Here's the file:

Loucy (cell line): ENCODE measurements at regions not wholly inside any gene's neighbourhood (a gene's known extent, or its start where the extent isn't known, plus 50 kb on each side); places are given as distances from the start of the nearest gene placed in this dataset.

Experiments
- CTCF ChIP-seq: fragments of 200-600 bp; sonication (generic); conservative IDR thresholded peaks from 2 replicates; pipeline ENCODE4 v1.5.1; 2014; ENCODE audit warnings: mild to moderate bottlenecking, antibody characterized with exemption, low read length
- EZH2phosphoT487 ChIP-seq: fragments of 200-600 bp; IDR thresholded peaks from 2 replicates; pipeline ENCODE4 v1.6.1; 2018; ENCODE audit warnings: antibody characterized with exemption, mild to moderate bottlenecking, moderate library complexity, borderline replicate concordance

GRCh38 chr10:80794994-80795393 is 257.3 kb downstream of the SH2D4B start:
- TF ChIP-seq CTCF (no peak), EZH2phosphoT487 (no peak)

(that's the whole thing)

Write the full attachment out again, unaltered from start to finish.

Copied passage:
Loucy (cell line): ENCODE measurements at regions not wholly inside any gene's neighbourhood (a gene's known extent, or its start where the extent isn't known, plus 50 kb on each side); places are given as distances from the start of the nearest gene placed in this dataset.

Experiments
- CTCF ChIP-seq: fragments of 200-600 bp; sonication (generic); conservative IDR thresholded peaks from 2 replicates; pipeline ENCODE4 v1.5.1; 2014; ENCODE audit warnings: mild to moderate bottlenecking, antibody characterized with exemption, low read length
- EZH2phosphoT487 ChIP-seq: fragments of 200-600 bp; IDR thresholded peaks from 2 replicates; pipeline ENCODE4 v1.6.1; 2018; ENCODE audit warnings: antibody characterized with exemption, mild to moderate bottlenecking, moderate library complexity, borderline replicate concordance

GRCh38 chr10:80794994-80795393 is 257.3 kb downstream of the SH2D4B start:
- TF ChIP-seq CTCF (no peak), EZH2phosphoT487 (no peak)